McBrien v. Ruan Transportation Management Systems, Inc. et al
ORDER finding as moot 7 Motion to Dismiss for Failure to State a Claim and granting 10 motion to remand. Case is remanded to the Circuit Court of Buchanan County, Missouri. Signed on 10/17/16 by District Judge Fernando J. Gaitan, Jr. (Enss, Rhonda)
IN THE UNITED STATES DISTRICT COURT FOR THE
WESTERN DISTRICT OF MISSOURI
ST. JOSEPH DIVISION
MANAGEMENT SYSTEMS, INC., and
Currently pending before the Court is plaintiff’s Motion to Remand (Doc. No. 10).
In plaintiff’s Petition (“Petition”), plaintiff alleges that after suffering from a medical
disability, plaintiff was treated differently from other similarly situated employees in that
he was forced to submit to a more stringent medical review, was given different work at a
reduced wage, had his insurance terminated, and failed to receive other monetary
awards. Doc. No. 1-3, ¶¶ 14-27.
On April 7, 2016, plaintiff filed his Petition in state court. In that petition, plaintiff
asserts one claim for disability discrimination under the Missouri Human Rights Act. Doc.
Id. ¶¶ 28-37. Plaintiff seeks compensatory damages related to lost wages and benefits,
emotional pain and suffering, future lost wages and benefits and punitive damages. Id.
On May 16, 2016, defendants removed the case to this Court, pursuant to 28
U.S.C. §§ 1331 and 1441 asserting that plaintiff’s claim is preempted by § 301 of the
Labor Management Relations Act (LMRA) and ERISA. Plaintiff filed the pending motion
to remand on June 29, 2016.
A motion for remand will be granted if the district court lacks subject matter
jurisdiction. 28 U.S.C. § 1447(c). The removing defendant bears the burden of showing
that federal subject matter jurisdiction exists. Hale v. Cottrell, Inc., No. 11-CV-01273SOW, 2012 U.S. Dist. LEXIS 189735, *3 (W.D. Mo. Apr. 17, 2012). Any doubts about
federal jurisdiction should be resolved in favor of state court jurisdiction. Id. Federal
jurisdiction only exists “when a federal question is presented on the face of the plaintiff’s
properly pleaded complaint” or when a federal statute “preempt[s] a field of law so
completely that state law claims are considered to be converted into federal causes of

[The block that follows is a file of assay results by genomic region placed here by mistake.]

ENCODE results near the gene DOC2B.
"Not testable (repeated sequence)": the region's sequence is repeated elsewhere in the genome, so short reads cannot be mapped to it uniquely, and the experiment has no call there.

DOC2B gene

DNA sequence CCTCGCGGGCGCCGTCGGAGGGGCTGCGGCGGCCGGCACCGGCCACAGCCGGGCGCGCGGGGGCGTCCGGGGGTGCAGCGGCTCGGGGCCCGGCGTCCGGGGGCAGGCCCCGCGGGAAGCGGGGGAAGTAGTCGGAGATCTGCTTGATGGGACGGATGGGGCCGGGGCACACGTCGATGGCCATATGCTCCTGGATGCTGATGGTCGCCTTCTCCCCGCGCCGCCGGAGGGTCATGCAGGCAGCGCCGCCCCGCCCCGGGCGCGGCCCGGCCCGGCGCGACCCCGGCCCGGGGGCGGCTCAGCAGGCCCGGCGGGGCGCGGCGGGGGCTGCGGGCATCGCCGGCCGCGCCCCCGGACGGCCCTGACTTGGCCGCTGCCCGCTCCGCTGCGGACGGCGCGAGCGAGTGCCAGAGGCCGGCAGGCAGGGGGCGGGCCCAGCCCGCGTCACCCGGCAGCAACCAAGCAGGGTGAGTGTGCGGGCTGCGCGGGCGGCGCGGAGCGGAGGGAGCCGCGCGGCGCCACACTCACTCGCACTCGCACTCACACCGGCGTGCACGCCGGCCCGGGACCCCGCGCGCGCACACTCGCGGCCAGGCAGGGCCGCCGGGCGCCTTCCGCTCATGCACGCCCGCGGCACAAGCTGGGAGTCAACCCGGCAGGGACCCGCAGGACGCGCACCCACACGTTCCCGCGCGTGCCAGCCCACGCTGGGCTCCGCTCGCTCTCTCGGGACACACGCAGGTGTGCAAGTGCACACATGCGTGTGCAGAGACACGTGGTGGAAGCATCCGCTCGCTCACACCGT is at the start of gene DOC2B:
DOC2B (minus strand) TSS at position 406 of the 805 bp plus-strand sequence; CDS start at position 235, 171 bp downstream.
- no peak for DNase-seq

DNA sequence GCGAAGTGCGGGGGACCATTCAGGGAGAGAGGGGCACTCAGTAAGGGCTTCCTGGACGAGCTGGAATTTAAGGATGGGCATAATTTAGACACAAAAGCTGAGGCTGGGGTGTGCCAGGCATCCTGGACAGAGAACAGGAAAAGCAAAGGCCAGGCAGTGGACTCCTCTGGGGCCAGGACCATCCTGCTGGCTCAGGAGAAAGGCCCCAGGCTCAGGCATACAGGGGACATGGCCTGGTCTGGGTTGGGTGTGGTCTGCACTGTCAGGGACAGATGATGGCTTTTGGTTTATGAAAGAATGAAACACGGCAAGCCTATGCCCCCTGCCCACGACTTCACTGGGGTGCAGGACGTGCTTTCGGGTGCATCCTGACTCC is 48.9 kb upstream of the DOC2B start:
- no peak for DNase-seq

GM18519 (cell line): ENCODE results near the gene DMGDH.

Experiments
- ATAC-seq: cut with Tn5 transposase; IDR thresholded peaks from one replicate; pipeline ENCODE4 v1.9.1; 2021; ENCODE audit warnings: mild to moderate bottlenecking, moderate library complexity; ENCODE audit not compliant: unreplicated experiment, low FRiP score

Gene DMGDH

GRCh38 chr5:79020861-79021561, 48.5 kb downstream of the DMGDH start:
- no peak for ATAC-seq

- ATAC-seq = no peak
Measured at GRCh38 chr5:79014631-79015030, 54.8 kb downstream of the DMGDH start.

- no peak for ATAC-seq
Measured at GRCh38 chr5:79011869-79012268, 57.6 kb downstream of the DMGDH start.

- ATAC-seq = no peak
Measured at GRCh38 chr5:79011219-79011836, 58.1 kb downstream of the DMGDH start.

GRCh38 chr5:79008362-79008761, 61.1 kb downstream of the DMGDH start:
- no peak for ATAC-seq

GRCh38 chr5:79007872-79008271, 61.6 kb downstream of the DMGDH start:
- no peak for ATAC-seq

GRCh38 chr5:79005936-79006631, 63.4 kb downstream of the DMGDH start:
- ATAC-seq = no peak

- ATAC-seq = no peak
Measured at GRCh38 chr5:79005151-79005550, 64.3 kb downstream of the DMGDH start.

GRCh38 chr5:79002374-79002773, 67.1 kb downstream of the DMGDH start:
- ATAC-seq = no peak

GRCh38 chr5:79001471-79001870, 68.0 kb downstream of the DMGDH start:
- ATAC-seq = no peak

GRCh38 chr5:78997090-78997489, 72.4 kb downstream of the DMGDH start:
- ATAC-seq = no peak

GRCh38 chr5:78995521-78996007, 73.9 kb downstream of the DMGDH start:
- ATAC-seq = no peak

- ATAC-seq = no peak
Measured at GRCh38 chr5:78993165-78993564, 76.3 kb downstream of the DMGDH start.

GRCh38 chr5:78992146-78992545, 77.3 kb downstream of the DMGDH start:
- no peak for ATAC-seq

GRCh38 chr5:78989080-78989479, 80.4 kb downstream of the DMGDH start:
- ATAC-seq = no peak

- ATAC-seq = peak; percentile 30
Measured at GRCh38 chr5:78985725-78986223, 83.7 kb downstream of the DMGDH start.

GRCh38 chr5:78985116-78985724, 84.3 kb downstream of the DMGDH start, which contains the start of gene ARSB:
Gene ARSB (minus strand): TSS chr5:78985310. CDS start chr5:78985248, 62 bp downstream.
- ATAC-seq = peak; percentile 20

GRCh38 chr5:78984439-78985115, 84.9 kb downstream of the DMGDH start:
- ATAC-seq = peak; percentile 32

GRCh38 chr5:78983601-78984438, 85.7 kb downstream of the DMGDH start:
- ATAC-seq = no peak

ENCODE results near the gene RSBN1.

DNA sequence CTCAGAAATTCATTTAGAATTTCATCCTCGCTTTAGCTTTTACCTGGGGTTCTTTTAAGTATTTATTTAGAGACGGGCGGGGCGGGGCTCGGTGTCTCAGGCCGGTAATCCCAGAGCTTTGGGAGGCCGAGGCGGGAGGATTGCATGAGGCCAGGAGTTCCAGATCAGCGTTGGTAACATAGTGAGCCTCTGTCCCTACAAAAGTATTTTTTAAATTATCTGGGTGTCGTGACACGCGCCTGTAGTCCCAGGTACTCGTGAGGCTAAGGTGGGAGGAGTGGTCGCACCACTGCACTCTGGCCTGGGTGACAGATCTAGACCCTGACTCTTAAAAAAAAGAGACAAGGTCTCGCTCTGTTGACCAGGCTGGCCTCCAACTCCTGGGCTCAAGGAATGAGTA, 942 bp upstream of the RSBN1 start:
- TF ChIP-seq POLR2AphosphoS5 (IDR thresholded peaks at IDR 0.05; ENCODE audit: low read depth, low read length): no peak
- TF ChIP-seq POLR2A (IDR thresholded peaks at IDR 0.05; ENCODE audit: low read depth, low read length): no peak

action.” Id. at *4 (quoting Caterpillar Inc. v. Williams, 482 U.S. 386, 392 (1997) and
Gaming Corp. of Am. v. Dorsey & Whitney, 88 F.3d 536, 543 (8th Cir. 1996)).
§ 301(a) of the Labor Management Relations Act provides:
Suits for violation of contracts between an employer and a
labor organization representing employees in an industry
affecting commerce as defined in this [Act], or between any
such labor organizations, may be brought in any district court
of the United States having jurisdiction of the parties, without
respect to the amount in controversy or without regard to the
citizenship of the parties.
28 U.S.C. § 185. This section completely preempts state law claims against employers
when the claims are (1) based on duties created by a collective bargaining agreement or
(2) require interpretation or application of a collective bargaining agreement. Hale at *5.
See also Williams v. Nat’l Football League, 582 F.3d 863, 881 (8th Cir. 2009), Bogan v.
GMC, 500 F.3d 828, 832 (8th Cir. 2007) and Caterpillar, 482 U.S. 386 at 394. The fact that
a collective bargaining agreement may “have to be consulted during the course of state
law litigation” is not enough to completely preempt a plaintiff’s state law claim. Hale at *6
(citing Livadas v. Bradshaw, 512 U.S. 107, 124 (1994)). The claim must be “substantially
dependent upon analysis of the terms of an agreement made between the parties in a
labor contract.” Dailey v. Southside Mach. Works, Inc., No. 4:11-CV-1565 CAS, 2011 U.S.
Dist. LEXIS 143032, *7 (E.D. Mo. Dec. 13, 2011).
Plaintiff argues that this case should be remanded because plaintiff’s claim arises
solely under the MHRA. Additionally, he asserts that his state court Petition does not
reference the collective bargaining agreement and does not allege any violations of the
agreement itself or that defendants violated ERISA in any way and therefore requires no
interpretation of the collective bargaining agreement.
In response, defendants argue that because plaintiff’s complaint under the MHRA